This investment strategy requires planning and coordination of financing, contractors, and real estate professionals. As a strategy, the risk of loss is greater with flipping than with other real estate techniques so do your due diligence before starting your first project.

6.      Real Estate Investment Trusts.

real estate investment trust (REIT) is an option for investors who benefit from the real estate market without a traditional real estate transaction.  A REIT is created when a corporation (or trust) uses money from investors to purchase and operate income-generating rental properties. REITs are bought and sold in the stock market like other corporations. However, REITS must pay out 90% of its taxable profits as dividends to its investors in order to maintain its REIT status. As a result, REITs do not pay corporate income tax.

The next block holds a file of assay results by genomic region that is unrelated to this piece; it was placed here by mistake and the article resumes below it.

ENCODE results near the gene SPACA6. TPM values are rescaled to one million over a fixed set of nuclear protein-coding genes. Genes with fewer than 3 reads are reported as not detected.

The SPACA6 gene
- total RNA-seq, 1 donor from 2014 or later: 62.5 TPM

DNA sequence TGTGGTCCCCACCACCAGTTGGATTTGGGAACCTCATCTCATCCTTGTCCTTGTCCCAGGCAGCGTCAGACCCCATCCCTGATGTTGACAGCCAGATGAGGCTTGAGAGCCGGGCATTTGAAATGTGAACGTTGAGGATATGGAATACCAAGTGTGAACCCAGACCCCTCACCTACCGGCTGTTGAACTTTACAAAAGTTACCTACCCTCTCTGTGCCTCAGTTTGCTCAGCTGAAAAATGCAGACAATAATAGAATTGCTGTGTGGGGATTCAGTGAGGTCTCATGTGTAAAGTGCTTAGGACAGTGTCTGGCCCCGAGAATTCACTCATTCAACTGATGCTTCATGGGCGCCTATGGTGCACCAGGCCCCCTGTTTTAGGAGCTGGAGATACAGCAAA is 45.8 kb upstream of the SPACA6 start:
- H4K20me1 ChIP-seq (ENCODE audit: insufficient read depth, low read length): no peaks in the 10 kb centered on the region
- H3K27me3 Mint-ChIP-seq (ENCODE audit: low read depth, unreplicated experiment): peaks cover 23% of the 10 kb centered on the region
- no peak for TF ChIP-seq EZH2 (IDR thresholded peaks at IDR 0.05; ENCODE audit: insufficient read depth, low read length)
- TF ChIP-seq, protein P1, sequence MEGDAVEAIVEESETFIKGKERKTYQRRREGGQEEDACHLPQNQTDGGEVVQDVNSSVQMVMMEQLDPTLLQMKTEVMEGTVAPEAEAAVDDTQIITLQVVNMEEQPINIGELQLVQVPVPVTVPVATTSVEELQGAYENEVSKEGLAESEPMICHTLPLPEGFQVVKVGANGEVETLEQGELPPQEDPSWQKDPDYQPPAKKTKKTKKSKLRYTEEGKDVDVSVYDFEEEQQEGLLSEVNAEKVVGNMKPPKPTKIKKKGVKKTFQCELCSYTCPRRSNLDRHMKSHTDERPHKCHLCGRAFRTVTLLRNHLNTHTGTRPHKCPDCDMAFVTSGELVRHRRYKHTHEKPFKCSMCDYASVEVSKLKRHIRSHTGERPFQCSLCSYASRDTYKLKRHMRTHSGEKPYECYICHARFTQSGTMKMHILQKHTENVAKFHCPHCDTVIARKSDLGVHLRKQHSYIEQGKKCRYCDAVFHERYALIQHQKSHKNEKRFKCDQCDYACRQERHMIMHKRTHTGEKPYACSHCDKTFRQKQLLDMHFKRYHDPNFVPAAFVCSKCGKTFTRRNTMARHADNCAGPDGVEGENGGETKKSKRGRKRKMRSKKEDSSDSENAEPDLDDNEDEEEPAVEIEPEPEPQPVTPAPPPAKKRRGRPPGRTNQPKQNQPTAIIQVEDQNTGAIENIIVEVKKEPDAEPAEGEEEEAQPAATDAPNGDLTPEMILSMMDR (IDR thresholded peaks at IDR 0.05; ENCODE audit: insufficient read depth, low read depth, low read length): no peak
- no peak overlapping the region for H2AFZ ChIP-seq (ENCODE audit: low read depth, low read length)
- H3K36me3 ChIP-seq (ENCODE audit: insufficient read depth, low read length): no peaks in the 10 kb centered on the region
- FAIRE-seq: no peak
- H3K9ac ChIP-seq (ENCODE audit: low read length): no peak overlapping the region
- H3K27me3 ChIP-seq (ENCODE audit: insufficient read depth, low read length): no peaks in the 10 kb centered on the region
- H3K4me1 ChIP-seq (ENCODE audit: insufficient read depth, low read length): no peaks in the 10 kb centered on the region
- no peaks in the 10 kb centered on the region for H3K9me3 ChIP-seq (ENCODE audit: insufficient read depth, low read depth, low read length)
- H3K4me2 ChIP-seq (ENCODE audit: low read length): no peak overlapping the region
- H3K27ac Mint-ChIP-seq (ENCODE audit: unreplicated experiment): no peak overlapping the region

7. Commercial real estate investing.

Commercial real estate (CRE) is traditionally considered any property that is not used for residential purposes like retail stores and office buildings. Investors like CRE opportunities because they usually have greater cash flow because they typically have more than one tenant with longer leases when compared to residential tenants.   However, the costs and the investment of your time and cash in CRE transactions are both greater than residential real estate deals. Sales of commercial properties are down but that does not exclude them as a viable real estate investment option. Do your research and talk with your team to determine if this is the right time to get into the CRE market.

8. What if I need help?

If you are considering investing in real estate, you should consider professional help. You could benefit from the help of a licensed and qualified realtor in your area to help you understand the market. Additionally, a banker or mortgage professional can help you understand your financing options based on your current situation. These professionals can help you with your search, understanding current trends in the market, and help finding the right loan products for you and your family.